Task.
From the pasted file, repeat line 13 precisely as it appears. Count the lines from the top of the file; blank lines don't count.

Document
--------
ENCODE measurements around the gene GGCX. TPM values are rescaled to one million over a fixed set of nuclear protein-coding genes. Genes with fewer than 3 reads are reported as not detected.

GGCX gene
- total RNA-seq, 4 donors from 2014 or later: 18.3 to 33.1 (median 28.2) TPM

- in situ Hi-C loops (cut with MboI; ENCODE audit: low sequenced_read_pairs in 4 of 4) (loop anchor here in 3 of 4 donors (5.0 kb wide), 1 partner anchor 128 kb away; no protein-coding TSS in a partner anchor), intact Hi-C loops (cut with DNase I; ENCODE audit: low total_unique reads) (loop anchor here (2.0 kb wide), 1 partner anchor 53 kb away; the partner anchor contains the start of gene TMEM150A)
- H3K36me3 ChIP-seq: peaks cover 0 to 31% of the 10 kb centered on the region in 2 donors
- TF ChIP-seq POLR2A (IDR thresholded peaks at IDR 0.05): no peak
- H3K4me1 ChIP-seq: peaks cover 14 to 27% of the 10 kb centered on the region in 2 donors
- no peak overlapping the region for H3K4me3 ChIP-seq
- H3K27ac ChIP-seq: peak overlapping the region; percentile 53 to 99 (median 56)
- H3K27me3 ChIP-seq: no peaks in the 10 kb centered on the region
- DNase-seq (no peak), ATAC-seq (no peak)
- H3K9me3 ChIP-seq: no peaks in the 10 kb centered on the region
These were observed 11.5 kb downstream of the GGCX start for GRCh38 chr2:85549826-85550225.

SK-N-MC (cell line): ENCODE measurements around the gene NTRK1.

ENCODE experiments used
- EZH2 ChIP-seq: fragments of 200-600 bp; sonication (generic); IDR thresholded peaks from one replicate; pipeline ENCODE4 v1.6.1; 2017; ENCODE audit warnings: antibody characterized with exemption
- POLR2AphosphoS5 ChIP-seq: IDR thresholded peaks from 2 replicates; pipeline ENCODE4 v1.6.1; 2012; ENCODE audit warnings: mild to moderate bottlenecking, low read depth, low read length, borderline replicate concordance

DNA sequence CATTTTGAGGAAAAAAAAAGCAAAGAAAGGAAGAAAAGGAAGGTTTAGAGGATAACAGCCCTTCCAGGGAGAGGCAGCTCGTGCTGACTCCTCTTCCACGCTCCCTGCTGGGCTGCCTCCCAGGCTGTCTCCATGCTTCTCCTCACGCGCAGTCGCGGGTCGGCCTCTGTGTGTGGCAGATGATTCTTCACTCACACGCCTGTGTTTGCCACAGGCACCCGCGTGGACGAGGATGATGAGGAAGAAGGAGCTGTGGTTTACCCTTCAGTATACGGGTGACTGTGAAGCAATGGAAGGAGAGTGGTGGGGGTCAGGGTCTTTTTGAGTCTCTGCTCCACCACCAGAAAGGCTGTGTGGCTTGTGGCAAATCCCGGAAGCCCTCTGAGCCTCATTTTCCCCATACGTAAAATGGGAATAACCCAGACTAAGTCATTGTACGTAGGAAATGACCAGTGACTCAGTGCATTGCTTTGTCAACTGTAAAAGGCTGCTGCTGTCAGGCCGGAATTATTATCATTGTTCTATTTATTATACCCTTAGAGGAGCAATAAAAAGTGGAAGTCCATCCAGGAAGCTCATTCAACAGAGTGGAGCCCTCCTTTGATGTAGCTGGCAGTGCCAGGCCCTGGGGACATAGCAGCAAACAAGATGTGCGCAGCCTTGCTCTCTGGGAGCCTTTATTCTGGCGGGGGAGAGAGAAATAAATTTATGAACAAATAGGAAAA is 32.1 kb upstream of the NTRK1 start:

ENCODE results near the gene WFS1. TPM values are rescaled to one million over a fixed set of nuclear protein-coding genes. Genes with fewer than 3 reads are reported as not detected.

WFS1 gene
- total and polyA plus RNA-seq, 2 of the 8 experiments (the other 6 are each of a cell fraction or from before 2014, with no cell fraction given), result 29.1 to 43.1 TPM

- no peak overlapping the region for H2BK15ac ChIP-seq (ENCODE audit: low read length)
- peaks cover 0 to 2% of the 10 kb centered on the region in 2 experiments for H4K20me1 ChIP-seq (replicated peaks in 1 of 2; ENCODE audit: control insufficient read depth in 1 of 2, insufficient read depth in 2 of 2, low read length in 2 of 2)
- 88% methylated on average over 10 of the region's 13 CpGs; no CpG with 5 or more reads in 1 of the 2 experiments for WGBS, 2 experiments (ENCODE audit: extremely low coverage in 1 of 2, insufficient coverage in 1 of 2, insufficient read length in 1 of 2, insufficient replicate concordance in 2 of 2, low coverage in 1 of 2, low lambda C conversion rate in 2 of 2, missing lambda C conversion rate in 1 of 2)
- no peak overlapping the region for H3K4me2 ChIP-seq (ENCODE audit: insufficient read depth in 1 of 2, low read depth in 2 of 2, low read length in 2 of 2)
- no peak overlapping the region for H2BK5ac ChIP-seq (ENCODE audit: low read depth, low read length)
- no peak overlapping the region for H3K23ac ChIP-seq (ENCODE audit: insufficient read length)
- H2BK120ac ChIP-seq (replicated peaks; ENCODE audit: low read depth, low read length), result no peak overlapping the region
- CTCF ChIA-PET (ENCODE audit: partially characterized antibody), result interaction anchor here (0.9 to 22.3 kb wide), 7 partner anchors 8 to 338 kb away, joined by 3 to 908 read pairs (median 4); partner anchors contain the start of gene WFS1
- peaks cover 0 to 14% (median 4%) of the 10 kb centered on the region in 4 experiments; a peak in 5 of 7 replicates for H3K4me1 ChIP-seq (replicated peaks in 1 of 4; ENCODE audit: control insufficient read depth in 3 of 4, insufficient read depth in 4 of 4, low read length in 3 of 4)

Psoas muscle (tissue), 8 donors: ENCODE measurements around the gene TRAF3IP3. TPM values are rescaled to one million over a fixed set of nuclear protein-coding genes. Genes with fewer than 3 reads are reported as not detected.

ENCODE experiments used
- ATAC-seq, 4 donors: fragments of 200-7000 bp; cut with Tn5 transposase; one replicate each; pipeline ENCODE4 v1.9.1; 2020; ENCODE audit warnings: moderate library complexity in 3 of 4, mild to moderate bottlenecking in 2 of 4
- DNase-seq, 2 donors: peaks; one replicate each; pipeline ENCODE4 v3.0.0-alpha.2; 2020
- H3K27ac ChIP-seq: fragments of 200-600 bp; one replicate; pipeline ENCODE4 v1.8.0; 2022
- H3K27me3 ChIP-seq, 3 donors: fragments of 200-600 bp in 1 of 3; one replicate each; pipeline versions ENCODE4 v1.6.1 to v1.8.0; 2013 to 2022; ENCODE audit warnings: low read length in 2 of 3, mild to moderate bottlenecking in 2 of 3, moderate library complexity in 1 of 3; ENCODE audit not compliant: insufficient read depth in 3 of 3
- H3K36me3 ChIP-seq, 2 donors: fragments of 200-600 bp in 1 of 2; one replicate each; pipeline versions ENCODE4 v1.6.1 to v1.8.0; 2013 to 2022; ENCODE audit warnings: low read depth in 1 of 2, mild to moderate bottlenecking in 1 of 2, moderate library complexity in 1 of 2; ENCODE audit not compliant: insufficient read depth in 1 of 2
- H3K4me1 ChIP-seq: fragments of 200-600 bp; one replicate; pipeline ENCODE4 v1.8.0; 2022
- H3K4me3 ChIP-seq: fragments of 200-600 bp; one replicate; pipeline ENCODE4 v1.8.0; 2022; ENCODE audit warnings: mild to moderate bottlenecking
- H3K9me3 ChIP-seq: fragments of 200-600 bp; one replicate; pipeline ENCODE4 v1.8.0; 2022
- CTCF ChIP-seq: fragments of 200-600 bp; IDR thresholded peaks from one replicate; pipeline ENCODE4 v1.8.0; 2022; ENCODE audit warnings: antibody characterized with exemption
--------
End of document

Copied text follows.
These were observed 11.5 kb downstream of the GGCX start for GRCh38 chr2:85549826-85550225.